“It cannot be justified by fears of a hypothetical recurrence of some more severe infection at some unknown hypothetical point in the future,” said Alexander. “We just cannot operate public health policy this way. If a novel severe strain or variant were to occur, and it seems unlikely from Omicron, then that would be the time we discuss a declaration of emergency. Not now. It is done, it is over, and it is time we let Americans go back to normal life.”

Health Worker Crisis

With so many resources still directed at the waning threat of COVID, several immediate health crises loom, not the least of which has been a shortage of health care workers.

During the emergency, hospitals laid off nurses and health care workers who chose not to receive COVID-19 inoculations. The vaccine mandates were a mistake, says Alexander.

“The data clearly showed very early on after COVID vaccine rollout that there was no difference in terms of viral load between a vaccinated and an unvaccinated person,” said Alexander. “Thus, the policy was punitive and nonsensical, and not just for nurses but for all employees subjected to it, without any scientific basis. Hospitals and workplaces should take these employees back and pay them all lost wages.”

The U.S Bureau of Labor Statistics says the nation will need 275,000 more nurses by 2030.

Pandemic Pivot

While the argument continues to be made to lift the national public health emergency, the pandemic itself seems to have created two new crises, says Joel Hirschhorn, the editor of the Pandemic Blunder newsletter and author of the book by the same title.

“The pandemic has shifted gears in that we have millions of people now with what we call ‘long COVID. That is a very serious medical condition with 20 to 30 common symptoms and few doctors know how to deal with it,” said Hirshhorn on The Heartland Daily Podcast on October 4.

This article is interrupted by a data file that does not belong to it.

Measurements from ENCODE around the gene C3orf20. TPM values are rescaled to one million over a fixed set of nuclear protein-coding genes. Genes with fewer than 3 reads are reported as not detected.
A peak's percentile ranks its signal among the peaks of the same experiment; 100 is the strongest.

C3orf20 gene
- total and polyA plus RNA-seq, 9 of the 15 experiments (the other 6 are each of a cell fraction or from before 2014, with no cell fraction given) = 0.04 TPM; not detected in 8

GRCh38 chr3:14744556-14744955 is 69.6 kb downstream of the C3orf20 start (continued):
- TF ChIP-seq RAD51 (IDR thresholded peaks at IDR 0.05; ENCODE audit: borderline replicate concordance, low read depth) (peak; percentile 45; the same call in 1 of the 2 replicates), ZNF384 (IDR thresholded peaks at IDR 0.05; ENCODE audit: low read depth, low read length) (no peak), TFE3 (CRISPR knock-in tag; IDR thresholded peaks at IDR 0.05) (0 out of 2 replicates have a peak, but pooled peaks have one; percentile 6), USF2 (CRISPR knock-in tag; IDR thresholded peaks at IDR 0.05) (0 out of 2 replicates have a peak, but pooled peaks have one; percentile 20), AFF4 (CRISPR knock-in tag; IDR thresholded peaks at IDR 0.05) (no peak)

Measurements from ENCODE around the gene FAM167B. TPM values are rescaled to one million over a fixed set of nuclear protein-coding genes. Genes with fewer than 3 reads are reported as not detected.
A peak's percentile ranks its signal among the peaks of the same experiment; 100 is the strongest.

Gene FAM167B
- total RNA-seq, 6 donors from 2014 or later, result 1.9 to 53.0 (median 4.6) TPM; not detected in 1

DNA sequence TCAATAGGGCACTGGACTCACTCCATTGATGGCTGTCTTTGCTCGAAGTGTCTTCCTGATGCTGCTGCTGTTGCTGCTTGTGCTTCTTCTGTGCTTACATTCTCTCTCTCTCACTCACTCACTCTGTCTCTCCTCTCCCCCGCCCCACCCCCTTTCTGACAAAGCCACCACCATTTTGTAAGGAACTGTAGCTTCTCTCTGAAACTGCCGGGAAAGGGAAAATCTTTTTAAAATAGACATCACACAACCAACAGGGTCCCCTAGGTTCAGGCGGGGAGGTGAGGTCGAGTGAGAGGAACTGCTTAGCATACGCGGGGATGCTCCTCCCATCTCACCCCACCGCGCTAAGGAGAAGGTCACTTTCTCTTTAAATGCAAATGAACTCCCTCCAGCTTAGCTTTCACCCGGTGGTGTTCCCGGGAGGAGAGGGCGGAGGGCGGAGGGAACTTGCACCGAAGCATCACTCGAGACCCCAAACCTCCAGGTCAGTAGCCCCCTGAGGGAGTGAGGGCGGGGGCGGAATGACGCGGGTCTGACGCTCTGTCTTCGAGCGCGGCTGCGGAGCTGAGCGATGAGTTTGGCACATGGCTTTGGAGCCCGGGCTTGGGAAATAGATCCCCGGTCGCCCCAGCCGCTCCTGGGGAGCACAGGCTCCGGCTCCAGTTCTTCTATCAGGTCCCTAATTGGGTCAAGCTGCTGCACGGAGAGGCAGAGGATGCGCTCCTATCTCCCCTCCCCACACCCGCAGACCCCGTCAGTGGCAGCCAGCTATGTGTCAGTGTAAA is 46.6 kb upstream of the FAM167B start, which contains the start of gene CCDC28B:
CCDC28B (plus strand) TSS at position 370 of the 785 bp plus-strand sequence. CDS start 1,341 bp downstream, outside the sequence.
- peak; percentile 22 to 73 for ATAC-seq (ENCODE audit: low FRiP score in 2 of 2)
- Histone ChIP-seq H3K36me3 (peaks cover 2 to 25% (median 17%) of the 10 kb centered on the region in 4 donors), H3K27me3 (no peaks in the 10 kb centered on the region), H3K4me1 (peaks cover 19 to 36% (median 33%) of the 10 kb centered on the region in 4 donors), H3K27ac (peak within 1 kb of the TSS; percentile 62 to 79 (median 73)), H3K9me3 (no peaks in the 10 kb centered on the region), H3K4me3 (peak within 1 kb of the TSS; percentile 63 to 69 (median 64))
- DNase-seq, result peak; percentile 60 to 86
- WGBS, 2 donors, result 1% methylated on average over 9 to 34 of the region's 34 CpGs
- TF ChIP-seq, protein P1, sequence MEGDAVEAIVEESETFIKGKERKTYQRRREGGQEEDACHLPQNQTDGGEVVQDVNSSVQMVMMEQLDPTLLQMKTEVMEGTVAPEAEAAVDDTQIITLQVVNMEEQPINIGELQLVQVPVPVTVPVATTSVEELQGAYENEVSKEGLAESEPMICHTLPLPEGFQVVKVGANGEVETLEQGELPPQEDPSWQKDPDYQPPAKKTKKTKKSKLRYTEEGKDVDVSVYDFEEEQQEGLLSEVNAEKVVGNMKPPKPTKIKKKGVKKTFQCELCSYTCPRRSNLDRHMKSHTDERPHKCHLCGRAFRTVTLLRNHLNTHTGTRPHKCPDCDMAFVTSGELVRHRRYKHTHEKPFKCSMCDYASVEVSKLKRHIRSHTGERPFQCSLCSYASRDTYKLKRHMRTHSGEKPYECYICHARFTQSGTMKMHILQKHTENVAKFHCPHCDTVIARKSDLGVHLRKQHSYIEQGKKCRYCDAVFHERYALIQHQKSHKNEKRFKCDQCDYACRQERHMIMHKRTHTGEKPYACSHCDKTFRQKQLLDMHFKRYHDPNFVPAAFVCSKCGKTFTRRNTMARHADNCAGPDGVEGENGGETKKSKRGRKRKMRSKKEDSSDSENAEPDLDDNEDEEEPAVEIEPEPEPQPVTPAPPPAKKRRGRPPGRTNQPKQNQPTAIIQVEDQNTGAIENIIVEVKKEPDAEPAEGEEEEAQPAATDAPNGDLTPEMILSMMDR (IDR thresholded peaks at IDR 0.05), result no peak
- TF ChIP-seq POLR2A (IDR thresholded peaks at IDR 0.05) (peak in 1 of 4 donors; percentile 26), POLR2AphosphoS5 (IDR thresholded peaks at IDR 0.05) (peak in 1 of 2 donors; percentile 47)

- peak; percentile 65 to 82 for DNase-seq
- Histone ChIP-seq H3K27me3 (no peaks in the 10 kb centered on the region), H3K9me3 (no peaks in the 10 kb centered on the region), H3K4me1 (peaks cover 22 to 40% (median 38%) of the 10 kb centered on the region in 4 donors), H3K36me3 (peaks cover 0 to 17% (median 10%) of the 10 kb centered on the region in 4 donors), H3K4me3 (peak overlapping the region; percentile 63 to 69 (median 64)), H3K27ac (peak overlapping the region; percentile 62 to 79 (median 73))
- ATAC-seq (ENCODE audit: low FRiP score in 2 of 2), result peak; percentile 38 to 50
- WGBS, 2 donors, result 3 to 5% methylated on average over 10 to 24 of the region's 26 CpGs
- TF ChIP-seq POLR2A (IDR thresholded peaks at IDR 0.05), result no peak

Hirschhorn says ‘Long COVID’ can show up weeks or months after infection and may affect as many as 20 percent of patients.

The other crisis deals with the impact of the vaccines which can impact the immune systems and damage blood, says Hirschhorn.

“Those factors explain why some people have died within days of the shots, but the data also show people are dying on average about five months after their last shot,” said Hirshhorn.


Ashley Bateman (bateman.ae@googlemail.com) writes from Virginia.

AnneMarie Schieber, the managing editor of Health Care News, contributed to this article.


This article was updated on October 5, 2022.

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Ashley Bateman
Ashley Bateman
Ashley Bateman is a policy reform writer for The Heartland Institute and contributor to The Federalist as well as a blog writer for Ascension Press. Her work has been featured in The Washington Times, The Daily Caller, The New York Post, The American Thinker and numerous other publications. She previously worked as an adjunct scholar for The Lexington Institute and as editor, writer and photographer for The Warner Weekly, a publication for the American military community in Bamberg, Germany. Ashley earned a BA in literature from the College of William and Mary.